Monday, 11 December 2006

Fundamental Analysis vs Technical Analysis

In my broking days I remember an old dealer who loved charts. With a chart in his hand this old sage of the market could render hours of painstaking fundamental research meaningless. “It’s a typical head and shoulders pattern,” "The 11 day moving average has crossed the 30 day, it’s a buy!” “It’s fallen through support levels, this thing is tanking!” In the world of Institutional equities research technical analysts are usually scoffed at… and for good reason – they often get in wrong, although funnily enough in hindsight they are always right.

The thing is fundamental analysts often get it wrong as well, I remember being told early on in my days that if you get more calls right than wrong you’re doing well. So which is better? Well it depends, you could point to a fundamental analyst such as Warren Buffet and say – there is a guy who got it right more times than he got it wrong and he’s probably the most successful investor of all time. But what if you’re not an investor? What if you are… that’s right I’m going to use that dirty word, a “trader?” Successful traders know that being right isn’t the most important part of making money. In fact a lot of successful traders get it wrong more often than they get it right but still make money. Why? Because they cut their losses quickly and let their profits run. They don’t need to be right even half the time to make money.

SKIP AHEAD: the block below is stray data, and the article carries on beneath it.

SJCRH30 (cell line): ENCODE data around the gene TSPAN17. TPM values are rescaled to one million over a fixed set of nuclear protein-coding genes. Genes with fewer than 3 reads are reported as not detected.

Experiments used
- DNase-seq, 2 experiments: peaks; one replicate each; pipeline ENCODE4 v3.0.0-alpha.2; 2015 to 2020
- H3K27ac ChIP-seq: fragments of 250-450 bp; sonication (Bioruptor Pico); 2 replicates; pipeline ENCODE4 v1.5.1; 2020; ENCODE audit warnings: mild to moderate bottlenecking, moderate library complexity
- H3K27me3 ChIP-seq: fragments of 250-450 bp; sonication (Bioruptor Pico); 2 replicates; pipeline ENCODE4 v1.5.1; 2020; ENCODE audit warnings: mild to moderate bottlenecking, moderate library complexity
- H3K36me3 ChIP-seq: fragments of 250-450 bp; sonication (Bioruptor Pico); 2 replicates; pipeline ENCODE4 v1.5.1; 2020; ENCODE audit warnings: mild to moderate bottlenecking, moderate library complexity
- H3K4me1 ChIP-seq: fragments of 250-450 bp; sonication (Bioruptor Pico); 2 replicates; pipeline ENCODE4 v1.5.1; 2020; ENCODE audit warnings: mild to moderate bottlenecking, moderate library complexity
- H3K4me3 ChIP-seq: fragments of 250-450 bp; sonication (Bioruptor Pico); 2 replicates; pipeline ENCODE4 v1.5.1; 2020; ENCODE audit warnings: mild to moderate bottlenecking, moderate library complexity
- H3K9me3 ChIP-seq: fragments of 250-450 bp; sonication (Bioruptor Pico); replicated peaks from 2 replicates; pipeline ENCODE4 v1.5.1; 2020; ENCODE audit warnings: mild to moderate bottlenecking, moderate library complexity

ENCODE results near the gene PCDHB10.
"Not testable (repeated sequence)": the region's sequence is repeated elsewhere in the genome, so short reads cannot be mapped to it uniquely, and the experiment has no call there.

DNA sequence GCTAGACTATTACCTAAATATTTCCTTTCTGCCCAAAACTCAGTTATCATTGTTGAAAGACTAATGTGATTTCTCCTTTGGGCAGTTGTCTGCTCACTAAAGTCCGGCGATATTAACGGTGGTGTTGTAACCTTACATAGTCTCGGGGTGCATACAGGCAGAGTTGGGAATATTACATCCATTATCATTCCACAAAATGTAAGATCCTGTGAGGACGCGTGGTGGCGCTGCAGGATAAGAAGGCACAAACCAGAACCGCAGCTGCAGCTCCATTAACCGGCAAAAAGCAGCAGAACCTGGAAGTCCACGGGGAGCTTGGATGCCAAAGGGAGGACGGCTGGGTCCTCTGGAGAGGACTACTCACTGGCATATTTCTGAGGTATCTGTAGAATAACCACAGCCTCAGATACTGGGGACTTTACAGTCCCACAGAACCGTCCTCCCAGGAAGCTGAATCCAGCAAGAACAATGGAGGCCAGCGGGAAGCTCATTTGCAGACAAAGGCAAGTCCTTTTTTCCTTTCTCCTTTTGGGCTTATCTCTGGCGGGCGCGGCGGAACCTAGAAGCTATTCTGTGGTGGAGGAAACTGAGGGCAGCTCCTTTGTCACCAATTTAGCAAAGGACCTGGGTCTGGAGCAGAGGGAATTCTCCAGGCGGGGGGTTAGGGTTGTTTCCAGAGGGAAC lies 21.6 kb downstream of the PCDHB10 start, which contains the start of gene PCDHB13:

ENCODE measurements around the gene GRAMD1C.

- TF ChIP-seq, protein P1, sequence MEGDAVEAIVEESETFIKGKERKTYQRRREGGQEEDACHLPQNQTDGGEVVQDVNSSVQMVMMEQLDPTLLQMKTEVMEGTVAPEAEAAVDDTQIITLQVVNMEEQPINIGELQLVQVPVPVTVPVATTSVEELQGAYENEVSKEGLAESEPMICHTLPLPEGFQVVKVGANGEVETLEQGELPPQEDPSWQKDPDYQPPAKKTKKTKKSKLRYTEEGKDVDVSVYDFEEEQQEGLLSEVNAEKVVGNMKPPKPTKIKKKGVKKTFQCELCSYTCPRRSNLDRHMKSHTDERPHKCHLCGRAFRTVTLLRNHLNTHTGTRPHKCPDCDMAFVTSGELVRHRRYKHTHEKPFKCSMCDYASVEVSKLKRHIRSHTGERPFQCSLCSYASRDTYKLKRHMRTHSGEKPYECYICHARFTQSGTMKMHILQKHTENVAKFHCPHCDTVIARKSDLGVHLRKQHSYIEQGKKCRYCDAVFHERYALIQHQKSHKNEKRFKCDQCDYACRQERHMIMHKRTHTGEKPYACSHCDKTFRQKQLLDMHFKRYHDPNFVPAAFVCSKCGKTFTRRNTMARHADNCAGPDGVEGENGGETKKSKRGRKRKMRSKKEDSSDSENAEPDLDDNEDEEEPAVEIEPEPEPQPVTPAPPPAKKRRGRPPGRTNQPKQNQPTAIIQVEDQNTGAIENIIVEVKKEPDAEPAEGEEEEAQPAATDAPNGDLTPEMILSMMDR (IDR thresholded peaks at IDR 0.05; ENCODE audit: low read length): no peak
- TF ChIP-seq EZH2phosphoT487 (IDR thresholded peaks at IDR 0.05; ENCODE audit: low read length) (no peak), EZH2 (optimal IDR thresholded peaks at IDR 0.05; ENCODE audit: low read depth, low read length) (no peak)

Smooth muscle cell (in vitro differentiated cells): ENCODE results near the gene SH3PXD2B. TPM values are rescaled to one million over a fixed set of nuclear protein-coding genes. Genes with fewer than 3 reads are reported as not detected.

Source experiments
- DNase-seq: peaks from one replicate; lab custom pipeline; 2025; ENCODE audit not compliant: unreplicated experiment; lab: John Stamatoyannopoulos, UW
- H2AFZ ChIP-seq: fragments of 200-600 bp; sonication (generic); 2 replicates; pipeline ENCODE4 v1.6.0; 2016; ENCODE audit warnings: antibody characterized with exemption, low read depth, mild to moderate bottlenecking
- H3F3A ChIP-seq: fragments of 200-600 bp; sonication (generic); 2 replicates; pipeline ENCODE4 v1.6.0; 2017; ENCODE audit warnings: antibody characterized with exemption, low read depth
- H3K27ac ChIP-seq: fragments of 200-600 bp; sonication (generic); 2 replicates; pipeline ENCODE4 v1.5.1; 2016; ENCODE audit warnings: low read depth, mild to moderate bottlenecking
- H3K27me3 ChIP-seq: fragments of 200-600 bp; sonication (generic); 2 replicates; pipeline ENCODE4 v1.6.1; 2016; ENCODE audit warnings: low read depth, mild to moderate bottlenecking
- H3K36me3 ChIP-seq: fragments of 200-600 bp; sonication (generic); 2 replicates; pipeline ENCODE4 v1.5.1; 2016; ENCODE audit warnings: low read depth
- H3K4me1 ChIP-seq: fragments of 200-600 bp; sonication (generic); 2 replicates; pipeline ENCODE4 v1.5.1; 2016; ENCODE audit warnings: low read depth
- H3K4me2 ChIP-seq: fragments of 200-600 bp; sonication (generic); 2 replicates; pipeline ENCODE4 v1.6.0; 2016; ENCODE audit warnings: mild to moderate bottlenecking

I’m an investor and I don’t pay too much attention to charts, I don’t think there’s anything wrong with technical analysis I just stick to what I know best and that’s researching company fundamentals. Bollinger bands, MACD, Candlestick charts, resistance and support levels, Relative strength, On balance volume it’s all interesting stuff, however don’t get carried away trying to find the holy grail of technical indicators that’s going to be right 100% of the time. If you do chances are you’ll be very disappointed just as you will be if you blindly follow the calls of fundamental research analysts.

Now that I remember that old sage – he was a wealthy guy, owned several pubs in the Sydney CBD a couple of houses and drove a Benz. Right I’m off to see if I can find my old SIA notes on technical indicators.

Friday, 8 December 2006

My Portfolio: 1 month return

It's been 1 month since I began investing again. Above is a summary of the position of my portfolio after 1 month. A respectable 4.9% return after transaction costs driven by the strong performance of PWK. I'll post more information on the companies in my portfolio and the rationale for their inclusion at a later date.

Thursday, 7 December 2006

From out of the wilderness

It's been more than 5 years since I bought a stock on the ASX and a little over 4 years since I've owned one. A lot has happened since then, the All Ords has nearly doubled and resource stocks that noone would touch with a barge poll are now flavour of the month, needless to say I'm still playing catch up. Unlike the tech boom commodity price fundamentals are well supported... or are they? Is the strong demand for commodities from China enough to offset a downturn in the US economy? Is the housing market falling off a cliff? Will the RBA raise interest rates again in 2007? Who knows? I certainly don't but it won't stop me from adding my two cents. I'll also pit my talents against the market and put on public display my own share portfolio so you can track my success or lack of it. Could be interesting...then again it could be really dull, drop in from time to time if you get bored and feel free to contribute.